Continuation of MATH 360.

**L/L 370. Algebra. (C)** Staff. Prerequisite(s): MATH 240 and MATH 314 or permission of instructor. Students who have already received credit for either Math 370, 371, 502 or 503 cannot receive further credit for Math 312 or Math 313/513. Students can receive credit for at most one of Math 312 and Math 313/513.

Syllabus for MATH 370-371: an introduction to the basic concepts of modern algebra. Linear algebra, eigenvalues and eigenvectors of matrices, groups, rings and fields. MATH 502-503 is a masters level version of this course.

**L/L 371. Algebra. (C)** Staff. Prerequisite(s): MATH 370. Students who have already received credit for either Math 370, 371, 502 or 503 cannot receive further credit for Math 312 or Math 313/513. Students can receive credit for at most one of Math 312 and Math 313/513.

Continuation of MATH 370.

**410. Complex Analysis. (C)** Staff. Prerequisite(s): MATH 240 or permission of instructor.

Complex numbers, DeMoivre's theorem, complex valued functions of a complex variable, the derivative, analytic functions, the Cauchy-Riemann equations, complex integration, Cauchy's integral theorem, residues, computation of definite integrals by residues, and elementary conformal mapping.

**420. Ordinary Differential Equations. (C)** Staff. Prerequisite(s): MATH 240 or permission of instructor.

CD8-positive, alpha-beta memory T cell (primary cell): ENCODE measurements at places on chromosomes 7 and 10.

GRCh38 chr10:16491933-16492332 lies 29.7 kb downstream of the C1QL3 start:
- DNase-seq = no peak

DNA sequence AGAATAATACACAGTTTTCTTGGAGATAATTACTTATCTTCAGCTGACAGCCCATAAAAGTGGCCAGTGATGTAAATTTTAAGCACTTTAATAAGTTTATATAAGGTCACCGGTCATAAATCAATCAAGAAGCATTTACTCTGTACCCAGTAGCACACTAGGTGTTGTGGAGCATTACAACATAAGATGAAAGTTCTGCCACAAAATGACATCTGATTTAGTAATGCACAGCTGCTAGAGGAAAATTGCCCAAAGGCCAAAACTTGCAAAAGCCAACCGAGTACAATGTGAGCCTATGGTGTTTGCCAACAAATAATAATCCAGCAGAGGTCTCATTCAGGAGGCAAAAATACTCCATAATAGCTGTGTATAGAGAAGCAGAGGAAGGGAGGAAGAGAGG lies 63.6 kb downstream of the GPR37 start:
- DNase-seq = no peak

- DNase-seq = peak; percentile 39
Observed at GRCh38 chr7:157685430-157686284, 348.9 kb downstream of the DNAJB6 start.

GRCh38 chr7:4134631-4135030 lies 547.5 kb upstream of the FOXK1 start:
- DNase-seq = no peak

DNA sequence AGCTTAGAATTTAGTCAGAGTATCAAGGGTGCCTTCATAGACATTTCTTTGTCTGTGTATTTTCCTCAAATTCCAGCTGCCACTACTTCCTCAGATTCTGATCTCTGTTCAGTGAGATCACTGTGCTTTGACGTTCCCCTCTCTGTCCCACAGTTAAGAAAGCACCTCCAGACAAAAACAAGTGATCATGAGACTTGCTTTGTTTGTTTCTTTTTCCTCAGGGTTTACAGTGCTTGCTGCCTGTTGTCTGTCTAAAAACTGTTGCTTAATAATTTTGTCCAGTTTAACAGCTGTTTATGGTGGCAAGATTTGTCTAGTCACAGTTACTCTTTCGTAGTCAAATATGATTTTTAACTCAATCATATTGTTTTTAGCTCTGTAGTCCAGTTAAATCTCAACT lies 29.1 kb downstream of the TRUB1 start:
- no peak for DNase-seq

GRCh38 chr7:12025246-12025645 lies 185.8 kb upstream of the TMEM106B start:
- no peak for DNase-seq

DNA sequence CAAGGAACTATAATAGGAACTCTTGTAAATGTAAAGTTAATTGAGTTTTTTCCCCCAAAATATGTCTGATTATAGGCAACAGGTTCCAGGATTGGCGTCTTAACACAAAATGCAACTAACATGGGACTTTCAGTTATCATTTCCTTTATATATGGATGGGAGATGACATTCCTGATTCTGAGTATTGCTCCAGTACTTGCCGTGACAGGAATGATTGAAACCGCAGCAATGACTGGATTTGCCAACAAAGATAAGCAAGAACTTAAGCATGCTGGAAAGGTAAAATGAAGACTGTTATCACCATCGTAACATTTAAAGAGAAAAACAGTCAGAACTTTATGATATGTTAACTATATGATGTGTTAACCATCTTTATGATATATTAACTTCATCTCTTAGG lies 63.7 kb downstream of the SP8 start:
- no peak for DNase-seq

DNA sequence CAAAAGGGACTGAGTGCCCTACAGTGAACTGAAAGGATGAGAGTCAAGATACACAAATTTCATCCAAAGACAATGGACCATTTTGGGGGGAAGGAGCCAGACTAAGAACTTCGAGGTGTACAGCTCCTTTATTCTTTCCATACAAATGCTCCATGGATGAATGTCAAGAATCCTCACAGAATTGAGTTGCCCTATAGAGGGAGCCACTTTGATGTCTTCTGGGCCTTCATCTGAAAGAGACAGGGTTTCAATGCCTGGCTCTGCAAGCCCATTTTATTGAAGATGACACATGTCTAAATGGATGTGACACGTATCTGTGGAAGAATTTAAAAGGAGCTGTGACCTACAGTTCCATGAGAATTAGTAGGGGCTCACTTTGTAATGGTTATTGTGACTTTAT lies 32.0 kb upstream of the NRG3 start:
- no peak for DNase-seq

After a rapid review of the basic techniques for solving equations, the course will discuss one or more of the following topics: stability of linear and nonlinear systems, boundary value problems and orthogonal functions, numerical techniques, Laplace transform methods.

**425. Partial Differential Equations. (A)** Staff. Prerequisite(s): MATH 240 or permission of instructor. Knowledge of PHYS 150-151 will be helpful.

Method of separation of variables will be applied to solve the wave, heat, and Laplace equations. In addition, one or more of the following topics will be covered: qualitative properties of solutions of various equations (characteristics, maximum principles, uniqueness theorems), Laplace and Fourier transform methods, and approximation techniques.

**430. Introduction to Probability. (M)** Staff. Prerequisite(s): MATH 240.

Random variables, events, special distributions, expectations, independence, law of large numbers, introduction to the central limit theorem, and applications.